Why is Friday the 13th considered unlucky?

Why is Friday the 13th considered unlucky?

Why is Friday the 13th considered unlucky?

Why is Friday the 13th considered unlucky?


The belief that Friday the 13th is a bad day dates back centuries — thankfully, it will only happen once in 2022.

One of the most well-known superstitions that still exists in modern society is the old adage that Friday the 13th is unlucky.

The date can sneak up on us once, twice, or even three times a year, bringing with it, according to popular belief, an increased risk of disasters and tragedy.

But why does this belief exist, and where did it come from? Everything you need to know is right here.

There are a lot of beliefs as to why Friday the 13th is regarded an especially bad date, but the number 13 and the day of Friday have both had negative connotations throughout history.


Triskaidekaphobia is an irrational fear of the number 13, which some believe is tied to the belief that 12 is the number of perfection.

Because there are two months in a year, twelve hours on a clock, and twelve zodiac signs, 13 appears to be an illogical number that brings bad luck.

Dinner parties of 13 people are still considered unfortunate, and many hotels and major airlines don’t have a room number 13 or a 13th row on flights.

The account of Jesus’ final supper and crucifixion, according to some, is at the origin of the Friday the 13th superstition.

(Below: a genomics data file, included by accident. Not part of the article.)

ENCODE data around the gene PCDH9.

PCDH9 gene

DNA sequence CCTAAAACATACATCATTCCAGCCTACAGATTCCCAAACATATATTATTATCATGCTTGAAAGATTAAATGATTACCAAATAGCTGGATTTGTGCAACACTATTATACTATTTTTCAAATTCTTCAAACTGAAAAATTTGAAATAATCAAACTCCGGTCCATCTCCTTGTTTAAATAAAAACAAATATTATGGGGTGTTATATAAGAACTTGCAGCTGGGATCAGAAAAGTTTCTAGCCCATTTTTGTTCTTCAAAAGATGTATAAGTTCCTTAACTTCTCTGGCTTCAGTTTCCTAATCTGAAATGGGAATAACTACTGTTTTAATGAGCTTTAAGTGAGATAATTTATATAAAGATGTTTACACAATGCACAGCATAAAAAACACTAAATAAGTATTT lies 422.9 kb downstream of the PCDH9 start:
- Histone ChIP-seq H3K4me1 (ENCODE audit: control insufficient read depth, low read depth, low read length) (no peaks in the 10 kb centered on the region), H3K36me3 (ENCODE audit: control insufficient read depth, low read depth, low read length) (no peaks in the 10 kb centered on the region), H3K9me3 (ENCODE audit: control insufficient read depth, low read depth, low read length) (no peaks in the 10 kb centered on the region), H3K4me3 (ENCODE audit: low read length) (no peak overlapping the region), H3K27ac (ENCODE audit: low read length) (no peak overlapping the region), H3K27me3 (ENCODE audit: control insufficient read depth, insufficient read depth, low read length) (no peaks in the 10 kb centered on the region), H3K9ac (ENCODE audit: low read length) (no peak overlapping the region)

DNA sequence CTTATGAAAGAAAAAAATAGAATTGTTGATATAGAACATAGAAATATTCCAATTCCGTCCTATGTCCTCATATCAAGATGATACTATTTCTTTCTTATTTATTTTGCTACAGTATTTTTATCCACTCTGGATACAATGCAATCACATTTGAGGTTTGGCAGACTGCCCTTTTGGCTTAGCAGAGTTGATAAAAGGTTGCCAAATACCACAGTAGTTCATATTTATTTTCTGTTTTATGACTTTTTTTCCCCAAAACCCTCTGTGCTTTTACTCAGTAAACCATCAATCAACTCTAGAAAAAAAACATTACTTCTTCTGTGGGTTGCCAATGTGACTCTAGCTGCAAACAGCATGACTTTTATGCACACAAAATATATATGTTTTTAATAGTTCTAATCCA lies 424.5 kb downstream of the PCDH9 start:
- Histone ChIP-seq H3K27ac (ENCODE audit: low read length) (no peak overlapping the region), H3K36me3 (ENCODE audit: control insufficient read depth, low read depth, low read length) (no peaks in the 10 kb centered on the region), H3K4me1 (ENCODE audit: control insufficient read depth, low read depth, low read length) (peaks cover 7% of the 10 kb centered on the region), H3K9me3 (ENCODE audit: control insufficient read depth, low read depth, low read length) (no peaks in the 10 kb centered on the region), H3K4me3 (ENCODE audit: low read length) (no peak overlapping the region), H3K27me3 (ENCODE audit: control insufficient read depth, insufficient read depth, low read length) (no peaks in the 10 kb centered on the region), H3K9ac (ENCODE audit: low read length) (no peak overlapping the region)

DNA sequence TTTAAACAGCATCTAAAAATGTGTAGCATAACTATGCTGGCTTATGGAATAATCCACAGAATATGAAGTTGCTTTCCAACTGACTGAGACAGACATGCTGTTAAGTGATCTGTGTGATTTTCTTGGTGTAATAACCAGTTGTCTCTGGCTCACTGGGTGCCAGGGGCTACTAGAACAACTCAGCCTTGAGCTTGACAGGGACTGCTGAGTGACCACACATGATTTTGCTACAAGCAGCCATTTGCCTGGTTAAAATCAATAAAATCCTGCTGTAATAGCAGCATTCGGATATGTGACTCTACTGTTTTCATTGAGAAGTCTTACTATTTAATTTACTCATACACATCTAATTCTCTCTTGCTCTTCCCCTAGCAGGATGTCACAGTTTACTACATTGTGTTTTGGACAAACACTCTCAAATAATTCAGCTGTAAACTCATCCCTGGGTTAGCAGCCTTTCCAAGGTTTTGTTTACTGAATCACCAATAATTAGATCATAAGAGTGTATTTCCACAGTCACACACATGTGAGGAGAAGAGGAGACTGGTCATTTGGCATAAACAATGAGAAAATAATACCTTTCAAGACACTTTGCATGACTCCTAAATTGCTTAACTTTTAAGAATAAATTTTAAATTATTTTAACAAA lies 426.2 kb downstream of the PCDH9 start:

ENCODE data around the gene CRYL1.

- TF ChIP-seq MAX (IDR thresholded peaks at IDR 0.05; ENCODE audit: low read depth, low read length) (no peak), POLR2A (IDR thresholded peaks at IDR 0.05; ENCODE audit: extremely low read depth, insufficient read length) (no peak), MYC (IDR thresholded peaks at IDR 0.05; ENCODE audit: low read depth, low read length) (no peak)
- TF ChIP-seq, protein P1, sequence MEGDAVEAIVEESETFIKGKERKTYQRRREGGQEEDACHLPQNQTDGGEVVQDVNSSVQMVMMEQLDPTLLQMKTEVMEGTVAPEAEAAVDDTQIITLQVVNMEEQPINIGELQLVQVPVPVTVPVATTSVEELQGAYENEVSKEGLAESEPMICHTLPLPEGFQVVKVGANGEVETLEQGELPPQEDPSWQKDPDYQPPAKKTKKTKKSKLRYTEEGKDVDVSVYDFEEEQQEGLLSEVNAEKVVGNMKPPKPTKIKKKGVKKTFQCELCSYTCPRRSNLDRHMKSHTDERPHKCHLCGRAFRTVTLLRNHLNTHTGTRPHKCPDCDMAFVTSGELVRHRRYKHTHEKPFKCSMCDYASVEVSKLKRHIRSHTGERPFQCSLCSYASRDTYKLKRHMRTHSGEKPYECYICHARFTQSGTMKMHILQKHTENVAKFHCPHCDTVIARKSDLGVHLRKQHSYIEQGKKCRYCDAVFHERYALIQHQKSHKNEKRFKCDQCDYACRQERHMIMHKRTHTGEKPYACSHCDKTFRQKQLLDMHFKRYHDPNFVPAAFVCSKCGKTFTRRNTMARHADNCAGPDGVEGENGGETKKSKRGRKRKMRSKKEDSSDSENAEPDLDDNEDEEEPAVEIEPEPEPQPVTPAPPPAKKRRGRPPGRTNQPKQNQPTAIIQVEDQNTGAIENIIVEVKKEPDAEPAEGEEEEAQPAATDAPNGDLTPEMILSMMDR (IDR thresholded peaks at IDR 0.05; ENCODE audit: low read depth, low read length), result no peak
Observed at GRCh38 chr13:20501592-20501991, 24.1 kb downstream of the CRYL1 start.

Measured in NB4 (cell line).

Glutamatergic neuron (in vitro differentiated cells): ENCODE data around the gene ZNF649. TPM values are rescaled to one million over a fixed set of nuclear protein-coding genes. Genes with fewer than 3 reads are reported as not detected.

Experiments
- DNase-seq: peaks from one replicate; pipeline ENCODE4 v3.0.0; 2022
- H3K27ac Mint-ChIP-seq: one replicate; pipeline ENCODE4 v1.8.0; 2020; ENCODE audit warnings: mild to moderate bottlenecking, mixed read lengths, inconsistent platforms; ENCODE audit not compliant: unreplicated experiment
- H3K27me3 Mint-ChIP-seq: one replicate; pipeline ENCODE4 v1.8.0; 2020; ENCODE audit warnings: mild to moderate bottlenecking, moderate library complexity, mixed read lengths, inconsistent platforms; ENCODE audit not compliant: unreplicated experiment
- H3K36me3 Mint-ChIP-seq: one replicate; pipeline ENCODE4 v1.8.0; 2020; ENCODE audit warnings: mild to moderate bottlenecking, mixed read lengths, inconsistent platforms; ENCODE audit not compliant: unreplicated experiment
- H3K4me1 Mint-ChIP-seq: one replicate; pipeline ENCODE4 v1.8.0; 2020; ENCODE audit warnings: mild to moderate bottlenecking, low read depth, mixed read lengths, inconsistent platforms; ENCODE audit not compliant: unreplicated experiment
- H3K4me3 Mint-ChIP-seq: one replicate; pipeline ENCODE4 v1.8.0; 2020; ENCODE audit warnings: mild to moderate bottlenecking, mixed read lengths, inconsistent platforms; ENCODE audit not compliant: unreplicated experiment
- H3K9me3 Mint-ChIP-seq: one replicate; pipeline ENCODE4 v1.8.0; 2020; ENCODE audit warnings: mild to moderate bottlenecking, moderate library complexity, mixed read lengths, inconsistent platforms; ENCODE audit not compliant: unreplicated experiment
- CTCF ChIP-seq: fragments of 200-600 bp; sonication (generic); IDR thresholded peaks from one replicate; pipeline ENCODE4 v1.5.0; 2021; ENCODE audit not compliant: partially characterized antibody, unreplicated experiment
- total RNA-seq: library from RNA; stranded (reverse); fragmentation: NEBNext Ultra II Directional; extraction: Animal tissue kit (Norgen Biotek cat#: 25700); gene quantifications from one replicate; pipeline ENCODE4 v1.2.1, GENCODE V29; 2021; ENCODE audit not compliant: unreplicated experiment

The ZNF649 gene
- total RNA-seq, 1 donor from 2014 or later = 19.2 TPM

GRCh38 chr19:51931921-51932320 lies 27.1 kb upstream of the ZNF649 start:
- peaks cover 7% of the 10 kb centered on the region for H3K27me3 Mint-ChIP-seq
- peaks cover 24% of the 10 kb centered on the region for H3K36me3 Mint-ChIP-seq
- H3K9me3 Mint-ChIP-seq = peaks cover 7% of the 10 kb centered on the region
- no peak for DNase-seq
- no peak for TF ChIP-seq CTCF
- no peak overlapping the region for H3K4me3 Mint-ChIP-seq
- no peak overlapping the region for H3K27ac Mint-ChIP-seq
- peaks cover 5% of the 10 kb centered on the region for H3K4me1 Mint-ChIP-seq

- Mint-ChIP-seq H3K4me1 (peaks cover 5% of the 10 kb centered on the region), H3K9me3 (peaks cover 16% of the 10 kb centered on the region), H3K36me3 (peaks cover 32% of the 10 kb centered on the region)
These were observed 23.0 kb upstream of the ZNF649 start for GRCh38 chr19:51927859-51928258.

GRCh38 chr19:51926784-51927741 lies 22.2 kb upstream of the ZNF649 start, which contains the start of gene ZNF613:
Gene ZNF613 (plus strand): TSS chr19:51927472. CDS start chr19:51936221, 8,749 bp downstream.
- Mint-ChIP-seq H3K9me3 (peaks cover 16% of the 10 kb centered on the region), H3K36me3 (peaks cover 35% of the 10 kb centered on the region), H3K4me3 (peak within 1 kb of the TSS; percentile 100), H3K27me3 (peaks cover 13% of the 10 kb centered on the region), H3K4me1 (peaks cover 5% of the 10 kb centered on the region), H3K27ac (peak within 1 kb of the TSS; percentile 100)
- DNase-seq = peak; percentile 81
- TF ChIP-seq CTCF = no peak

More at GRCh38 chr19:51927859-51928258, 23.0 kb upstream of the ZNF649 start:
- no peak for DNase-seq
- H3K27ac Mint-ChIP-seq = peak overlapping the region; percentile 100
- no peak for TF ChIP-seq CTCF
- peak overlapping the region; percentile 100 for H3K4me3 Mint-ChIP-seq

Leonardo da Vinci’s artwork The Last Supper depicts 13 people assembled the night before Good Friday, the date of Christ’s death, with Judas as the 13th member of the group.

It’s also been reported that the superstition stems from an incident that occurred in 1307, when Philip IV of France captured hundreds of Templar Knights.


This is mentioned in Maurice Druon’s 1955 historical novel The Iron King, as well as Dan Brown’s 2003 novel The Da Vinci Code and other writings.

However, it does not appear that Friday and the 13th were ever associated with bad luck until the 19th century.

According to Henry Sutherland Edwards’ 1869 biography of Italian composer Gioachino Rossini, who died on November 13th, Rossini considered Friday to be an unfortunate day and the number 13 to be unlucky.

It’s also conceivable that Thomas W. Lawson’s novel Friday, the Thirteenth, published in 1907, contributed to the development of the belief.

This is the story of an unscrupulous broker who uses the Friday 13th superstition to cause a panic on Wall Street on that day.

While Friday the 13th is considered unlucky in the United Kingdom and the United States, the myth is not universal.

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